By Susan Braden
You might think of your dental providers' practice as completely independent. Your dentist isn’t connected to a hospital and performs common procedures right in the office. It is only when you require more complicated work that it will become apparent that your dentist is the most visible member of a larger team, a group made up of other professionals such as oral surgeons, as well as outside lab facilities.
A dental lab is a stand-alone facility whose only business is to partner with dental professionals to provide the specific, customized appliances that patients need. Dental labs produce products such as retainers, braces, crowns, bridges and dentures.
Although it is your dentist who carefully takes the impressions of your tooth, it is the lab which uses state-of-the-art visualization techniques to fashion the casing which will fit snugly and precisely over your tooth, restoring its strength and usability. The technicians who make your crown have been specially trained in using the latest precision equipment to ensure that it is well-made, strong, and long-lasting.
Each set of dentures or partials must be unique to the patient, and it is vital that they fit perfectly. Otherwise, chewing will be painful, discomfort will result, and the dentures may even cause infection or gum damage. Skilled technicians in dental labs systematically review each detail of the patient’s jaw, mouth and gum structure to ensure that the dentures will be comfortable for many years to come.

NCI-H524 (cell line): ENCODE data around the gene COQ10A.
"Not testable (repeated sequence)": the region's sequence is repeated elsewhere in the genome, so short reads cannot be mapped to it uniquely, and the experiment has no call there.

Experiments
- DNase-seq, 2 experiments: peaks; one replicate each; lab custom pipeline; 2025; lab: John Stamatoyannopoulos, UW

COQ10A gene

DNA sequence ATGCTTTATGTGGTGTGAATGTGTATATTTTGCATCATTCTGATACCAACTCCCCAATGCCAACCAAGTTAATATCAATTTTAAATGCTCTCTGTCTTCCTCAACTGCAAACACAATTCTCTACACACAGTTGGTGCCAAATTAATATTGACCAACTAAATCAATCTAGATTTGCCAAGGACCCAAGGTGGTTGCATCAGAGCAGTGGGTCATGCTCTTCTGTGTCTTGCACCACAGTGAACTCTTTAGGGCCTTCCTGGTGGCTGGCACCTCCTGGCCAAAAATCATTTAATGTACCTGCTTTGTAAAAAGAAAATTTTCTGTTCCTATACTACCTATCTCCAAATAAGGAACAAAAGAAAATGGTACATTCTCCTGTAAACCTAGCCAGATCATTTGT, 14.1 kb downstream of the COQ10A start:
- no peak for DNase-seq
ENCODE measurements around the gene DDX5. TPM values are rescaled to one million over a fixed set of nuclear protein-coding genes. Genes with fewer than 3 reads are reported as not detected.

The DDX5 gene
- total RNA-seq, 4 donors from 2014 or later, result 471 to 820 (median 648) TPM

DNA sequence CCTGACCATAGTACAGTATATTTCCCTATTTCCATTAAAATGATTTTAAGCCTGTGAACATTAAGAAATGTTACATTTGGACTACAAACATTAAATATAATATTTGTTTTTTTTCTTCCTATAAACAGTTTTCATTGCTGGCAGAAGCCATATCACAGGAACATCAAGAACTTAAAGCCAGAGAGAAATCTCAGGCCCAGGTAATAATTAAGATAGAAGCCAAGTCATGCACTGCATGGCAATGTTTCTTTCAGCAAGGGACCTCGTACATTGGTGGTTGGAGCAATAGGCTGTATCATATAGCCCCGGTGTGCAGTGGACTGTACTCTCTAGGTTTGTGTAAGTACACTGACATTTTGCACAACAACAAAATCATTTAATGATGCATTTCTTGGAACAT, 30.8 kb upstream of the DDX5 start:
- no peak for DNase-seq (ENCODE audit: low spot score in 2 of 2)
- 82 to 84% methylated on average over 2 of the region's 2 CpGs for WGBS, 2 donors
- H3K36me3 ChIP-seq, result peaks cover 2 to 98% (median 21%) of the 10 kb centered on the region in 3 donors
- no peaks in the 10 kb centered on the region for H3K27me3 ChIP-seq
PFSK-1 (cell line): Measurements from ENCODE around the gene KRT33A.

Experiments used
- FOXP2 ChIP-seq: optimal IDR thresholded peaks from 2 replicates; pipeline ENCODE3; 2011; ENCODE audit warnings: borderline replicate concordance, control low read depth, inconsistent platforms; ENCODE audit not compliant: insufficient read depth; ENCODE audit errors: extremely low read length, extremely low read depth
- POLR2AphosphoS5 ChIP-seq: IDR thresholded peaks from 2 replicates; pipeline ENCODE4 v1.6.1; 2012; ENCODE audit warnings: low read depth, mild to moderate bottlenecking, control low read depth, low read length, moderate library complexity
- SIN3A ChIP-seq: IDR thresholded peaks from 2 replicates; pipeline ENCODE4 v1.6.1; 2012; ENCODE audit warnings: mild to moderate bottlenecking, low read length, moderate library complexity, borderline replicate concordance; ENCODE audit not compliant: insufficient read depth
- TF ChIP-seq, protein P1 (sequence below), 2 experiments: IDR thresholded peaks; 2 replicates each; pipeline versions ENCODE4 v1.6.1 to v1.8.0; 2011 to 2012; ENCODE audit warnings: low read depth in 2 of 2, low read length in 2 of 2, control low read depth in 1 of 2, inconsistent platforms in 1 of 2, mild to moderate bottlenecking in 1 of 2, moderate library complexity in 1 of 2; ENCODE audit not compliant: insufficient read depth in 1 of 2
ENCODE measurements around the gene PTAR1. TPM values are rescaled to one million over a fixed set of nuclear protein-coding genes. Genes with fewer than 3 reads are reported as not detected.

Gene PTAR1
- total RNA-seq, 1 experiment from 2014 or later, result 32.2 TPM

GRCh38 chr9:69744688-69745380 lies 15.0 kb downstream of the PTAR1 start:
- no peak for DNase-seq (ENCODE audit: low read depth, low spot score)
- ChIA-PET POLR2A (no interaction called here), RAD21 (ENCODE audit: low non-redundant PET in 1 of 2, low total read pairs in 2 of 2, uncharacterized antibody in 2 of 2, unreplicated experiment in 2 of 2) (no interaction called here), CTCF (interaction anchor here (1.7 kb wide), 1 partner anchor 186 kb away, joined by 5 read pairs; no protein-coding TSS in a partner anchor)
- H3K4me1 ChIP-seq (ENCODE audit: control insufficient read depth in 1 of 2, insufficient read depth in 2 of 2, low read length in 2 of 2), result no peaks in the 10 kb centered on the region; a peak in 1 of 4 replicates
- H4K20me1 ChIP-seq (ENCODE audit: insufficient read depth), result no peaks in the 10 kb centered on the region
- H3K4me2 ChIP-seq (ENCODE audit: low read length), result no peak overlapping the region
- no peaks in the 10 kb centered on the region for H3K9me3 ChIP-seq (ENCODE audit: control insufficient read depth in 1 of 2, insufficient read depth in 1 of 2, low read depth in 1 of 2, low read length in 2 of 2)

As vital as dental labs’ role in your dentist’s practice may be, one of the reasons few patients think much about them is that they usually do not receive a separate bill for laboratory services. Instead, the vast majority of dentists include the lab fees in the bill for procedures, even so-called cheap dentists. What these labs charge varies greatly depending on the procedure, the intricacy of the work, the time it requires, and the materials used.
Factors such as the fluctuating price of certain metals also make it difficult to determine ahead of time how much a lab may charge for a specific procedure. Yet, there are certain approximate figures that patients often find helpful.
Here is a small sample of common procedures and their approximate full cost, including lab fees:
Even if you see a so-called cheap dentist, if you do not have affordable dental coverage, these costs will rarely be much lower than the above figures, since they include what the outside laboratories charge.
Given the high prices for crowns, dentures and other oral treatments, many patients look to insurance and other outside sources for help instead of trying in vain to find a cheap dentist. In these troubled times, few of us can afford these staggering expenses strictly out of pocket. If you have traditional insurance, it may cover a certain portion of the expenses as long as you have paid your deductible and have not exceeded your yearly maximum. You might also be subject to a lengthy waiting period before you can get the dental work done.
Another option that can help you with your overall treatment costs is a discount plan such as the Careington 500 Series plan. With no deductibles or annual maximums, this plan can offer the dental restorative procedures such as crowns and dentures at a mere fraction of the full price. To show you just how dramatic these savings can be, look back at the example of the $1006 porcelain crown. That same crown, when purchased through the Careington 500 Series plan, could only cost in the $500-700 range in many areas.
In today’s fast-moving, high tech world, things are rarely as simple as they first appear. Whether you have a cheap dentist or not, he or she is not operating in a vacuum. Dental laboratories furnish a vital link in the provision of excellent care to patients like you, and they do so at a cost that is sometimes hefty. As you look at the options at your disposal to help you pay for your dentistry, be sure to consider a discount dental plan to cut down the cost of crowns and dentures made at a lab.